Ramping up...
Glaze Spectrum
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Helen Partridge Love
Glaze Spectrum Maker & Curator



In early 2017 Helen Love was asked by Aberdeen Art Gallery to make a library of ceramic glaze test tiles for the wall of their applied arts section.

In response, Helen challenged herself to make the brightest spectrum possible using 8 common metal oxides and no commercial stains.

There followed a frenzy of glaze testing, 1500 glaze tests to get to the final of nearly 500.

Rejected test tiles
Rejected test tiles

Two versions of this glaze library of test tiles can be viewed in person. One is on the wall of the ceramics workshop at Gray's School of Art where all the glaze tests were mixed in their glaze lab and fired in their kilns.

The other is on display to the public in Gallery 5 “Crafting Colour” of Aberdeen Art Gallery.

Helen with some of the Design and Code team
Helen with some of the Design and Code team
Helen with her spectrum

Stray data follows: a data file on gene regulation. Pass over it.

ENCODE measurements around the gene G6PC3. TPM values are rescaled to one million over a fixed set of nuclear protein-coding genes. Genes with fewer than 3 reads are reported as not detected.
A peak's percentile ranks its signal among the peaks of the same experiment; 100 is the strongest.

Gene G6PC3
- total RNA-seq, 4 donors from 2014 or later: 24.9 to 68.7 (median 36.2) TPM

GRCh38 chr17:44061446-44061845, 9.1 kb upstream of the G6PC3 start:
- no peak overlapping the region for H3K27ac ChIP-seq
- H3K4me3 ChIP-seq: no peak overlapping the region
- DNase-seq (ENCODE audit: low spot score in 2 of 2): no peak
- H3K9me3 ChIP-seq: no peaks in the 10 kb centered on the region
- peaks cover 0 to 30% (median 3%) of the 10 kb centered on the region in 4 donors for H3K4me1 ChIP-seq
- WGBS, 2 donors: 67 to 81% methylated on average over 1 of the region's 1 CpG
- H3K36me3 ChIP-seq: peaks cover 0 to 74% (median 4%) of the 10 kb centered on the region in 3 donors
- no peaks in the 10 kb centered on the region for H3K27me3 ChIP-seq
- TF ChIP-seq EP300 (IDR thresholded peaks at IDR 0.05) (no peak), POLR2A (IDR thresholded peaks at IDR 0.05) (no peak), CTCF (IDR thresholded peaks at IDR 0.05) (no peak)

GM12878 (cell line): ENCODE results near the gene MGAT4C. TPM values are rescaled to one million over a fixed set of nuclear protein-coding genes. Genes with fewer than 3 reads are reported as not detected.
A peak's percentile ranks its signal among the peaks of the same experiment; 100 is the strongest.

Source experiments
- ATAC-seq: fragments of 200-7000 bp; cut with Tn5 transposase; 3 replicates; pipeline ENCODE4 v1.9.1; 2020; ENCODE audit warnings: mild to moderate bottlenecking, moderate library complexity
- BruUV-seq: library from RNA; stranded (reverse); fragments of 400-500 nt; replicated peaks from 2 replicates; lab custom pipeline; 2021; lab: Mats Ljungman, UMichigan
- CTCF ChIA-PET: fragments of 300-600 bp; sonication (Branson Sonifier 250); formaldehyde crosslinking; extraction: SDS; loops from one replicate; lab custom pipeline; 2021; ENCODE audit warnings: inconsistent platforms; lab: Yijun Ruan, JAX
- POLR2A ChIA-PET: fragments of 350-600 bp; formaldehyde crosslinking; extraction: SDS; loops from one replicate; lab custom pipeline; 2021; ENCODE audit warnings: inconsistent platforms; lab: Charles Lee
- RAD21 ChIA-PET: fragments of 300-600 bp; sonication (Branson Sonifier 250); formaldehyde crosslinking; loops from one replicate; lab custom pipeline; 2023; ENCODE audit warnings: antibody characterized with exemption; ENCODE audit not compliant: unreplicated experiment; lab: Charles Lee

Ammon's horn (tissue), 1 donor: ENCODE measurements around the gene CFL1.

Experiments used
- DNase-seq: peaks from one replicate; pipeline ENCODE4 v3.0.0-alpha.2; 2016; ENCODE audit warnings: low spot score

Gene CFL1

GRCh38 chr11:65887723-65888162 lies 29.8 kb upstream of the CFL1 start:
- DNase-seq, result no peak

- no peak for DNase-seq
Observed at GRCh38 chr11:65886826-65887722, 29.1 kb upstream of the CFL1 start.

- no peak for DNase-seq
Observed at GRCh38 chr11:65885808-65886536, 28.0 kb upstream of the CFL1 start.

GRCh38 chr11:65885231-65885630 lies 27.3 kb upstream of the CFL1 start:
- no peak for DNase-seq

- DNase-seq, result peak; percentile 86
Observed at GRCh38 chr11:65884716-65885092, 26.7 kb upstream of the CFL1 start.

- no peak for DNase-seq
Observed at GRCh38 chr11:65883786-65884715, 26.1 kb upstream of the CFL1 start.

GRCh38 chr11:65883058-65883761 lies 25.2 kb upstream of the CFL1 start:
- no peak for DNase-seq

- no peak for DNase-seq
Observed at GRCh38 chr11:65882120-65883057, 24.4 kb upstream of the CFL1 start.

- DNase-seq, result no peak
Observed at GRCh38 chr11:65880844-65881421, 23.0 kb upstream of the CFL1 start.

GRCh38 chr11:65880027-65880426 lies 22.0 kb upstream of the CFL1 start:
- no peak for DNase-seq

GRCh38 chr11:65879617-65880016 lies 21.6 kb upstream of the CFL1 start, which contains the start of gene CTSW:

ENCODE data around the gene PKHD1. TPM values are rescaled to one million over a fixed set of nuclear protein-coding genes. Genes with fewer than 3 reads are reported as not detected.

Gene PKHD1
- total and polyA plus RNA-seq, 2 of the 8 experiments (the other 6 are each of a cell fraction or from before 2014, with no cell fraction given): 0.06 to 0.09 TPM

Helen with her spectrum

As a ceramic technician working daily with students, Helen saw the potential to use the testing data she recorded for their benefit.

Collaborating with creative agency Design and Code, the data Helen collected over the years was transformed into this digital resource.

Colin Leonard, Founder of Design and Code says “We were thrilled when Helen asked us to collaborate with her on this exciting project. It’s an amazing piece of work, a two-year labour of love! It has been a real joy to form this partnership with Helen and help share her findings with the wider community.”

Hopefully this teaching tool will draw people in to the world of glazing and they will begin to understand the chemistry and experiment themselves.


There are 4 main variables which affect the colour of a glaze. These equate to the filter buttons on this website.

The Base Glaze

The base glaze
Half of these glaze tests are mixed using one of the 8 base glazes, to which the oxides are added. Different ingredients in the bases enhance different oxides. The remaining test tiles are glazed using individual recipes, most of which are sourced from the internet. Thank you to the ceramicists who shared them.

The Oxides

The oxides
Increasing percentages of oxide make incrementally deeper colours (a line blend) or multiple oxides can be added (cross blends). Some combinations of oxide give surprising effects: chromium and tin in the correct proportions make pink, not green as expected.

The Clay

The clay
The glaze colour is also affected by the colour of clay underneath.

The Firing

The firing